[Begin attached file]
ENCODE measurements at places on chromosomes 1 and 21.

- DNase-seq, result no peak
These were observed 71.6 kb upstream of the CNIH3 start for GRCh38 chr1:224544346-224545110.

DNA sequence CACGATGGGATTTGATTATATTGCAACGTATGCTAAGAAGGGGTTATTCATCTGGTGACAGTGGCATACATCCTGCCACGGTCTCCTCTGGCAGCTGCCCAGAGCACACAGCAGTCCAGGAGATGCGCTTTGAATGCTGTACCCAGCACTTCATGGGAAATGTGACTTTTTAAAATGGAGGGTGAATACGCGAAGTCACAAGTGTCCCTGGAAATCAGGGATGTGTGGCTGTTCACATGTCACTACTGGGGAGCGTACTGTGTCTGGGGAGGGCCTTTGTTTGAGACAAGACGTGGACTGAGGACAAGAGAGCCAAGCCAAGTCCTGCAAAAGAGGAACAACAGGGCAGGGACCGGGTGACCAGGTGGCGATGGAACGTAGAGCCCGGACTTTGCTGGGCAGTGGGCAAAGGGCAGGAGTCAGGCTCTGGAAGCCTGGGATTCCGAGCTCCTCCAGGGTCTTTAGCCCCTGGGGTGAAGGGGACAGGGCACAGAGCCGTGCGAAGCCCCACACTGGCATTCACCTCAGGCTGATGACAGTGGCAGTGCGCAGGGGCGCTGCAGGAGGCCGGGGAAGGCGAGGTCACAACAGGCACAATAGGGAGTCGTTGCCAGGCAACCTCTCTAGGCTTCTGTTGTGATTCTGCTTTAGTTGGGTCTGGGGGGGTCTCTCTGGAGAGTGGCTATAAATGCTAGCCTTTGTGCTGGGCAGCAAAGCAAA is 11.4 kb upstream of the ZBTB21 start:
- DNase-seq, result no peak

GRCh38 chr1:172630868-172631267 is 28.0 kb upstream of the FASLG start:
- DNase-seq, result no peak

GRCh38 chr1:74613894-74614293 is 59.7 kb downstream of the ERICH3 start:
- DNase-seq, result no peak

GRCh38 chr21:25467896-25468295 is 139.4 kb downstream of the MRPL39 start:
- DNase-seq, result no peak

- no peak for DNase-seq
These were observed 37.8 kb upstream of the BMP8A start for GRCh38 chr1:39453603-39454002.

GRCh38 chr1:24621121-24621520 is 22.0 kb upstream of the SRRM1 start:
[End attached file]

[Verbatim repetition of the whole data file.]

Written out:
ENCODE measurements at places on chromosomes 1 and 21.

- DNase-seq, result no peak
These were observed 71.6 kb upstream of the CNIH3 start for GRCh38 chr1:224544346-224545110.

DNA sequence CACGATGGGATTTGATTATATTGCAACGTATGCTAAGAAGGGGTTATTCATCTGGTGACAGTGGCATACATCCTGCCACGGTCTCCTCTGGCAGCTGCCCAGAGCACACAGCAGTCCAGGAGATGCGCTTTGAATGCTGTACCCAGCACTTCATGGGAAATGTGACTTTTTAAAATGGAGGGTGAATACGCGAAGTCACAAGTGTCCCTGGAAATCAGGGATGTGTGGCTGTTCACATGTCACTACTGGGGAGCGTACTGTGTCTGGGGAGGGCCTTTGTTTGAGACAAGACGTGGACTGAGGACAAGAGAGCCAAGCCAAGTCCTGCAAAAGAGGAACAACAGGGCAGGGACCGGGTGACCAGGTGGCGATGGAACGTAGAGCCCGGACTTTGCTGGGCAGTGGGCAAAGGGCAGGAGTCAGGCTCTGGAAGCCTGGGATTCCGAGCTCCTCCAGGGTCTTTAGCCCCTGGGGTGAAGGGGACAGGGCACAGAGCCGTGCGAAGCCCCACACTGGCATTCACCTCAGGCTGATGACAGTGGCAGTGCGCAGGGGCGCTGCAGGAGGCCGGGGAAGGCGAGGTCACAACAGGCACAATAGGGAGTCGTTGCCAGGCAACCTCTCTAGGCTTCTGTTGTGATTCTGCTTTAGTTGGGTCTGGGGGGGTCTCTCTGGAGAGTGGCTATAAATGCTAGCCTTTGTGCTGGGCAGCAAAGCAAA is 11.4 kb upstream of the ZBTB21 start:
- DNase-seq, result no peak

GRCh38 chr1:172630868-172631267 is 28.0 kb upstream of the FASLG start:
- DNase-seq, result no peak

GRCh38 chr1:74613894-74614293 is 59.7 kb downstream of the ERICH3 start:
- DNase-seq, result no peak

GRCh38 chr21:25467896-25468295 is 139.4 kb downstream of the MRPL39 start:
- DNase-seq, result no peak

- no peak for DNase-seq
These were observed 37.8 kb upstream of the BMP8A start for GRCh38 chr1:39453603-39454002.

GRCh38 chr1:24621121-24621520 is 22.0 kb upstream of the SRRM1 start: